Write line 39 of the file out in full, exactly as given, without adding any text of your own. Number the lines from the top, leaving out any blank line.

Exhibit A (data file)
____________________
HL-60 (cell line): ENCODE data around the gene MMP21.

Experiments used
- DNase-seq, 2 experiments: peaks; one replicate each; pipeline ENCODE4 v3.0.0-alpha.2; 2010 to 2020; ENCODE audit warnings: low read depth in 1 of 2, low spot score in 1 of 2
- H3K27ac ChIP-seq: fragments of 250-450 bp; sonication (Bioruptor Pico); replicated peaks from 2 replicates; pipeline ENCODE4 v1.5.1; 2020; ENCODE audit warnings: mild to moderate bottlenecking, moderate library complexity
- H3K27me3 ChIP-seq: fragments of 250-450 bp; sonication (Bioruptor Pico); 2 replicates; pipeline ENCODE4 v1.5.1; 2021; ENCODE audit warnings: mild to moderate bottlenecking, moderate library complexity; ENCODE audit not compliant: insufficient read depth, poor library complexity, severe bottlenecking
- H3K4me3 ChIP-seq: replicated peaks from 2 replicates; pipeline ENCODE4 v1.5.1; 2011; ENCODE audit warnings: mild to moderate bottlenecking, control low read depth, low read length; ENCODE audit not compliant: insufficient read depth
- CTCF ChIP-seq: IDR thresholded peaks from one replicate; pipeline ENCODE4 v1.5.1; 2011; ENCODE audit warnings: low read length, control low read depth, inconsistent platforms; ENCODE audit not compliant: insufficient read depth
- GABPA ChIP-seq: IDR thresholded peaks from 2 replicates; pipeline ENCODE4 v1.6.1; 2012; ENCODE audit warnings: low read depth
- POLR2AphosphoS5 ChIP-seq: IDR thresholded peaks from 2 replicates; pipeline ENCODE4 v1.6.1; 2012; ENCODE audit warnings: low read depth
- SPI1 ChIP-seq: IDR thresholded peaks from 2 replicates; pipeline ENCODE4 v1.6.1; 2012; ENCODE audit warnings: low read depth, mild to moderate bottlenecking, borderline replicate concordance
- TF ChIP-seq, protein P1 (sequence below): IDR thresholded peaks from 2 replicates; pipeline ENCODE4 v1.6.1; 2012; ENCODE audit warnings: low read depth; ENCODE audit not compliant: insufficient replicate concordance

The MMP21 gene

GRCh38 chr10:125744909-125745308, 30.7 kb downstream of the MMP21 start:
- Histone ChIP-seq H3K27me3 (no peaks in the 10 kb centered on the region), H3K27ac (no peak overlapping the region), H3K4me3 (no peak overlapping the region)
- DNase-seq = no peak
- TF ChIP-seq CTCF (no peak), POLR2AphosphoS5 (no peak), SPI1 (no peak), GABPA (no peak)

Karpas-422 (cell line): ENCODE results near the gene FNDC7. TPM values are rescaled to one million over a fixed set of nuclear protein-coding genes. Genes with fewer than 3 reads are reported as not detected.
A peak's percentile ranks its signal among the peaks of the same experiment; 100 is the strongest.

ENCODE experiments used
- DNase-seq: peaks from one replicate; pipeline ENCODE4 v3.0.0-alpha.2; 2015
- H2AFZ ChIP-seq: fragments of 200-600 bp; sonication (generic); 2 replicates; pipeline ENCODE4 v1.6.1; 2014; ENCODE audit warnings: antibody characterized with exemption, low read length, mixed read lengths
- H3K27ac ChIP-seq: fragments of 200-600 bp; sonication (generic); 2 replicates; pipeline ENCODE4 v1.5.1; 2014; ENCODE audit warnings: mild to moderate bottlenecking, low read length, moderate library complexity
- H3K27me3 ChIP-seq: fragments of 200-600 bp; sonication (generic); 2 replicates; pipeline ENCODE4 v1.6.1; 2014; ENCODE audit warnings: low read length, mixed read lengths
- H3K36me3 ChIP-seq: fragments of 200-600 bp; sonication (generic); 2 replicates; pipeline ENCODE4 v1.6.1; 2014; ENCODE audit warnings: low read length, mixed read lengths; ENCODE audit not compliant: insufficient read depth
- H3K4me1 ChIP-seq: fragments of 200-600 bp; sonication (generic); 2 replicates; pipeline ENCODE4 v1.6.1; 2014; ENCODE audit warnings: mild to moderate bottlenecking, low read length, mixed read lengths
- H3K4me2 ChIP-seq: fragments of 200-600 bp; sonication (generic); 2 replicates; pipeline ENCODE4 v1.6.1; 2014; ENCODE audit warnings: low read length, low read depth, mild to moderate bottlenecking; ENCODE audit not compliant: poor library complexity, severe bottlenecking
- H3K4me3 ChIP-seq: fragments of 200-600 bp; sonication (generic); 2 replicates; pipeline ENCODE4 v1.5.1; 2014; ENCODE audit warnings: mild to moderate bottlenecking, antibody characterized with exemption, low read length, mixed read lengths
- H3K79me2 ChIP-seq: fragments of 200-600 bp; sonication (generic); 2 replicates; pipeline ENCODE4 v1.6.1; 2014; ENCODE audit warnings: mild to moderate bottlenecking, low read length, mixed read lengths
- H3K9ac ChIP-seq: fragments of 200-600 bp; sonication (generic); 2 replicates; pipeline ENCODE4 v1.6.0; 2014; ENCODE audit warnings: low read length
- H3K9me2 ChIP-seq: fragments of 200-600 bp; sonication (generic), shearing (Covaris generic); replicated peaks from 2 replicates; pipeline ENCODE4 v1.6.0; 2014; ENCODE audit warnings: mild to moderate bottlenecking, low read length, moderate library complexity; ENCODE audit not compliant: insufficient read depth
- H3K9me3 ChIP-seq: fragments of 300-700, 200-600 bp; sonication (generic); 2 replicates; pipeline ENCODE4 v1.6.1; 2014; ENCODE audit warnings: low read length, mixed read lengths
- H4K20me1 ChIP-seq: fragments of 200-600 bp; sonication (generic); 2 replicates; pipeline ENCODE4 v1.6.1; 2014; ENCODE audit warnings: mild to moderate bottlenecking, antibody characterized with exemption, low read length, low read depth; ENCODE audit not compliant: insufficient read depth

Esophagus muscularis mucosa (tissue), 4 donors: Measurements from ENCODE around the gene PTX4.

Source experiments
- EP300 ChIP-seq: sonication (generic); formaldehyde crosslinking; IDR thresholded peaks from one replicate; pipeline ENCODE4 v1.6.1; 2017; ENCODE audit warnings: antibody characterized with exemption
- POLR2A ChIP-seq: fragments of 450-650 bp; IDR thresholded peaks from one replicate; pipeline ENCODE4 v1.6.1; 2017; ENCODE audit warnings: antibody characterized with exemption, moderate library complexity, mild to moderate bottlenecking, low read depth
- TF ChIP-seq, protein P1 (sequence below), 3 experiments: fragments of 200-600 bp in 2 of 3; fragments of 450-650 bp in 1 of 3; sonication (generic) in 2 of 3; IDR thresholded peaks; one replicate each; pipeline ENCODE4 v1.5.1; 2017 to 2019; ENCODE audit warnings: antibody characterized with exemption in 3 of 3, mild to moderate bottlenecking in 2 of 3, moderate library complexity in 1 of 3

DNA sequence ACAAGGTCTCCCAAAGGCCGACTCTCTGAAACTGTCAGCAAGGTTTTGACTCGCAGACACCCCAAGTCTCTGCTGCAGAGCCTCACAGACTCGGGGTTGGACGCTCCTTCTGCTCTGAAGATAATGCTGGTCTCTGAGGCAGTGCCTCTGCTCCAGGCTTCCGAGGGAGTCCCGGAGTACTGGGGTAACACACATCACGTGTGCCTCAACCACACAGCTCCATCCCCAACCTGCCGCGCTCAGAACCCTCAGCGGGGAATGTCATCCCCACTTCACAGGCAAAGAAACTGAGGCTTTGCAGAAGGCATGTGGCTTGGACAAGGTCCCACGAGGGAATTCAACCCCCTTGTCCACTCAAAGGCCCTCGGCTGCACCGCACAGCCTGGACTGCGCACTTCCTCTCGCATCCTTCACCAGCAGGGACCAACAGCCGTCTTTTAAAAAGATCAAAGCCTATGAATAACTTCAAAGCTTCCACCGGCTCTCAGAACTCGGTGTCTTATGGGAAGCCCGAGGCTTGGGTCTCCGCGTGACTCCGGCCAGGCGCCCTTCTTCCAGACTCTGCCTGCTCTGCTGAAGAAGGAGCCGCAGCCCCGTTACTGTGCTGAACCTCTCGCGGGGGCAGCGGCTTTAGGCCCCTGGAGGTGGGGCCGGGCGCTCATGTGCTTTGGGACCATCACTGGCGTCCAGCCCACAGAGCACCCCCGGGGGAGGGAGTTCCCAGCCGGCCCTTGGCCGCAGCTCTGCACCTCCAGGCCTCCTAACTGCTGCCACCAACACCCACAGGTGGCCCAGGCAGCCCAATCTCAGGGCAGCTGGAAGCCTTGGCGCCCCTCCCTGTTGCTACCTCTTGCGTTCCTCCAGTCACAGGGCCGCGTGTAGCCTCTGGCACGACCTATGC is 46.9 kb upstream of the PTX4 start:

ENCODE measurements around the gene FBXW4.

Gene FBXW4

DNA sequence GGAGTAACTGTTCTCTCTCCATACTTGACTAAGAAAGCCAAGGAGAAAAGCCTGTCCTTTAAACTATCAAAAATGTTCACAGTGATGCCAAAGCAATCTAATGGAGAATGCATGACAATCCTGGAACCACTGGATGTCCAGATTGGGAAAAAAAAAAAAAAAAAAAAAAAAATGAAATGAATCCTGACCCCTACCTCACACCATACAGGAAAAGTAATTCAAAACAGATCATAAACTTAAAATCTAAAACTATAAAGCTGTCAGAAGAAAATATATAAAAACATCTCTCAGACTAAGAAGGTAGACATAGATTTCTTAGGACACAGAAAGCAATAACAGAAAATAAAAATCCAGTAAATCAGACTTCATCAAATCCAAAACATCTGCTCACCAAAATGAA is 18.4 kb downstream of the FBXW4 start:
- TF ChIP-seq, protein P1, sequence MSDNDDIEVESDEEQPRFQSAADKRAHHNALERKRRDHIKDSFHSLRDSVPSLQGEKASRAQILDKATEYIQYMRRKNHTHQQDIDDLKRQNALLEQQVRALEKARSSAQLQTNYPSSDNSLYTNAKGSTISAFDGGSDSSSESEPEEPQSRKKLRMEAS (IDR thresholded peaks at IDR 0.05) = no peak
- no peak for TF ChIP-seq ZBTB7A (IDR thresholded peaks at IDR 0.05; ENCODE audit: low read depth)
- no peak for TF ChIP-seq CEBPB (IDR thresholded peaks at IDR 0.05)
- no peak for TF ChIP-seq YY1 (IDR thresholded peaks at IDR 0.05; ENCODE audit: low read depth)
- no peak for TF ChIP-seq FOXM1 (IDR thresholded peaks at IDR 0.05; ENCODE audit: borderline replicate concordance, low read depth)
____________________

ENCODE measurements around the gene FBXW4.